According to Special Rapporteur Tom Andrews, since its power grab and overthrow of the democratically-elected Government, the junta and its forces have murdered more than 1,100 people, arbitrarily detained more than 8,000, and forcibly displaced more than 230,000 civilians, bringing the total number of internally placed persons in Myanmar to well over half a million.

Mr. Andrews described how junta-controlled military forces have killed protesters in the streets, murdered civilians in their homes, beaten individuals to death and tortured people to death while in detention.

This has been carried out through bombings, rocket-propelled grenades and automatic weapons, he said.  Entire villages have also been attacked using airstrikes, sieges and mass arson and civilians have been forced to serve as porters and human shields.

Children not spared 

As of July, the junta had killed at least 75 children ranging in age from 14 months to 17 years, the rights expert said.

These children were hit by junta driven vehicles, shot by junta forces or killed by junta artillery shells. Mr. Andrews also told the Council he had received credible reports of children being tortured, including two boys who were starved and then had their legs burnt with iron rods.

Civil and political rights in Myanmar have also been systematically destroyed by the junta, Mr. Andrews said.  Freedoms of expression, of association, the right to privacy, access to justice, and a free press have also been dismantled.

New tactics

According to Mr. Andrews, the junta is increasingly relying on the use of collective punishment, including the abduction of family members of those who have been issued arrest warrants, but who police and military forces are unable to locate.

The rights expert said he had received credible reports that at least 177 individuals were arbitrarily detained when the initial target of a raid had successfully eluded arrest. These victims include very young children as young as 20-weeks old, he said.  

Rohingya in danger

The junta also continues to deny the existence of the Rohingya ethnic minority, Mr. Andrews said, denying them citizenship, freedom of movement and other fundamental rights.

The same commanders who oversaw the mass atrocity crimes committed against the Rohingya in 2017 are now overseeing the military junta, putting more than 600,000 Rohingya living in Myanmar in danger.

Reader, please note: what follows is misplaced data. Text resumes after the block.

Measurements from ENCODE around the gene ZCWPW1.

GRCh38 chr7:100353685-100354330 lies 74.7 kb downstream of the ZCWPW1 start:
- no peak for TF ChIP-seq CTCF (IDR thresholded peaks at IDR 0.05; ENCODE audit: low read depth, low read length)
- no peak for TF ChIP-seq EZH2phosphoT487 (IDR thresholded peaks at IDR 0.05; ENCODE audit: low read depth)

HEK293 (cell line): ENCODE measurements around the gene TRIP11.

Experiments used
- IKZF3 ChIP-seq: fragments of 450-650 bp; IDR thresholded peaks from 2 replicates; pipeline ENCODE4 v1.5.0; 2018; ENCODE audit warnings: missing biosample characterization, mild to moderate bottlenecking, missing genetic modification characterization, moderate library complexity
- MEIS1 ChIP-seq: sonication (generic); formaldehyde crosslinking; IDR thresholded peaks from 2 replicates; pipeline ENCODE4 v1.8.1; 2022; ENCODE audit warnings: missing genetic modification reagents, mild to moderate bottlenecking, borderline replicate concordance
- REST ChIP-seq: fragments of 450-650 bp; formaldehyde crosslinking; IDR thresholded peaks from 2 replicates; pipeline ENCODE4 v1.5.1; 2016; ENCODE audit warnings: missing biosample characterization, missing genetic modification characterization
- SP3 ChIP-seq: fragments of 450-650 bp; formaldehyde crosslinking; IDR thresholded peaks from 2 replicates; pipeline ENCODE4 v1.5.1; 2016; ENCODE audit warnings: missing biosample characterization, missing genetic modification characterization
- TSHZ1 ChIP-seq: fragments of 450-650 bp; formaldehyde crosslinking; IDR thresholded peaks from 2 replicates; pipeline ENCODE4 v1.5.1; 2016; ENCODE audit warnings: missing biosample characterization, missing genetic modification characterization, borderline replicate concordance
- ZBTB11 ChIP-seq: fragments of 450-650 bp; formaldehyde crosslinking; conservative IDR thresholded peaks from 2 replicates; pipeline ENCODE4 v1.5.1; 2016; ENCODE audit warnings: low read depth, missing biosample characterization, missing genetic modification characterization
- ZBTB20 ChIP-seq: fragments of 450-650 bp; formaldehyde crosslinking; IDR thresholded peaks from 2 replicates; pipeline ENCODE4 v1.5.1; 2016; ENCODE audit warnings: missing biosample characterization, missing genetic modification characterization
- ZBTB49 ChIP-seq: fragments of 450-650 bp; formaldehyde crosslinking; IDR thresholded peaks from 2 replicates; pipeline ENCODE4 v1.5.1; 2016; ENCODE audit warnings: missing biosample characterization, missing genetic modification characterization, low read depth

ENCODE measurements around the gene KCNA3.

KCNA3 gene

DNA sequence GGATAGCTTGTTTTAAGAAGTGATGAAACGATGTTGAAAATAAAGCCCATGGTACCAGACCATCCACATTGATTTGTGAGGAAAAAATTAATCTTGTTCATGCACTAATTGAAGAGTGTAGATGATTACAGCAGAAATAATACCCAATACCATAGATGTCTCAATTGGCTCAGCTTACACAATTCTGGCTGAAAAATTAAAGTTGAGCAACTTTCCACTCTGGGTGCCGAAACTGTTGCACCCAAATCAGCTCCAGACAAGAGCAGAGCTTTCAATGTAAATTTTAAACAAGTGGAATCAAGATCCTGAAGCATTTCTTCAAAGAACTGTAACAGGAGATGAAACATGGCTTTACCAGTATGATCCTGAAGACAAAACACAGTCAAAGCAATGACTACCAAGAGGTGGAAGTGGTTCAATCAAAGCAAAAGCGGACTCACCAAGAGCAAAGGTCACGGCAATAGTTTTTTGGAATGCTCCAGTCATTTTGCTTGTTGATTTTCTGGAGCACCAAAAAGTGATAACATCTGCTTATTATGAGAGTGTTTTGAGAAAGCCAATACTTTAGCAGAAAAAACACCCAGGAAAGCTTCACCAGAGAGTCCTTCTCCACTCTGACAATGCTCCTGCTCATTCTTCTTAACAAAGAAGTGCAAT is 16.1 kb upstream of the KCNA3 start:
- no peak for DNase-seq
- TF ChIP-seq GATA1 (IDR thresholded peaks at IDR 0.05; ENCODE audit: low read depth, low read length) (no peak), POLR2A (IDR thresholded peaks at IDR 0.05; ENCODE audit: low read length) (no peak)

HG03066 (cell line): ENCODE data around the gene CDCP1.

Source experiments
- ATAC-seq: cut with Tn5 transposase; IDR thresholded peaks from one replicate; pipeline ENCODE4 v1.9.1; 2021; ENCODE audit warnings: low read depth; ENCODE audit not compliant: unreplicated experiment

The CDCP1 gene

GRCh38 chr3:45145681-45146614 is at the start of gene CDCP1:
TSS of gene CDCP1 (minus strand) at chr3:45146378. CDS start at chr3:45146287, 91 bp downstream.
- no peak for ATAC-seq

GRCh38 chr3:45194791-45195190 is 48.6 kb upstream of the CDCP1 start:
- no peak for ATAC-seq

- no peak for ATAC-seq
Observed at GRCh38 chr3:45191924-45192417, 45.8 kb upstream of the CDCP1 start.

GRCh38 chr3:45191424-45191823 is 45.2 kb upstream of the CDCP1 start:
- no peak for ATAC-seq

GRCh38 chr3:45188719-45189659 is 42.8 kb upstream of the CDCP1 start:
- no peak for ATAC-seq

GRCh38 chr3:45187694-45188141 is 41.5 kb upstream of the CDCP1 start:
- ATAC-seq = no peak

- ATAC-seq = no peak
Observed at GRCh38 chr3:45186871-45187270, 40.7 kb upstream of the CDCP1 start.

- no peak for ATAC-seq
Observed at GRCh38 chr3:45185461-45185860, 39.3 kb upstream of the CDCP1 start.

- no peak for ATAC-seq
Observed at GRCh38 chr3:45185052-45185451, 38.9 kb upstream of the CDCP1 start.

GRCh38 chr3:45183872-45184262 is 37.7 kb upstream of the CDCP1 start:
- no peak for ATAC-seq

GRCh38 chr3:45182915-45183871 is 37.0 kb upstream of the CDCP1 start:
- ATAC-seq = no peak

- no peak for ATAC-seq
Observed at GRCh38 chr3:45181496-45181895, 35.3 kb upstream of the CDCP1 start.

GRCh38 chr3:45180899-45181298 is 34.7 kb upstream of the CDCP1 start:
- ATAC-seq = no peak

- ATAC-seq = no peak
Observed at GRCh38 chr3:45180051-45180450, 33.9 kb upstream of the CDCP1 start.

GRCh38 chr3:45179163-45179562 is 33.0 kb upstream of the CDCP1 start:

Healthcare undermined

The right to health is being undermined by the junta’s assault on the health care system, Mr. Andrews warned.

Junta forces are harassing, arbitrarily detaining, torturing and killing healthcare providers in retribution for the leadership that many provided to the civil disobedience, he said.

Medical doctors have informed him of military raids on charity and make-shift health facilities, destroying, damaging or confiscating medical equipment, while abducting, beating, and arbitrarily detaining their colleagues.

Junta forces attacked healthcare workers or facilities in at least 260 separate incidences from 1 February to 25 August 2021. The junta has outstanding arrest warrants for 600 healthcare workers, forcing them into hiding.

Many continue to treat patients clandestinely despite the enormous personal risk, he added.


The expert urged governments to support the people of Myanmar’s own boycotts against the junta, by imposing stronger coordinated economic pressure and an arms embargo.

“People throughout Myanmar from all walks of life are engaging in what can accurately be described as ‘citizen sanctions’ – boycotts of products produced by military-owned companies as well as the payment of energy bills and taxes,” he said.

“By some accounts, the public’s widespread refusal to pay utility bills and some taxes have cost the junta an estimated $1 billion in revenue.”

Mr. Andrews highlighted the civilian-led “People’s Defense Forces” (PDFs), which have formed in parts of the country, noting that the opposition National Unity Government has declared a “defensive war” against the junta and its forces.

Relying primarily on homemade, improvised weapons, Andrews said the armed groups were engaging in protection and ambush operations, while up against one of the largest militaries in the world that has responded with “indiscriminate attacks on entire villages and towns”.

The independent expert, who was appointed by the Human Rights Council, called for greater humanitarian aid for the more than three million Myanmar people who have been left in desperate need by the takeover.

‘Stronger commitment’

“The international community must make a stronger commitment to ensuring lifesaving aid reaches those in need,” he said. “Myanmar civil society organizations who are saving lives need and deserve our support. The 2021 UN Myanmar Humanitarian Response Plan has received only 46 percent of requested funds to date.  We can and should do better.”

As “the voice of human rights, the conscience of the UN”, Mr. Andrews called on Council members to “give voice” to the plight of the besieged people of Myanmar and become “a catalyst for action”. “Now, more than ever, the people of Myanmar need strong, targeted and coordinated action by the international community.”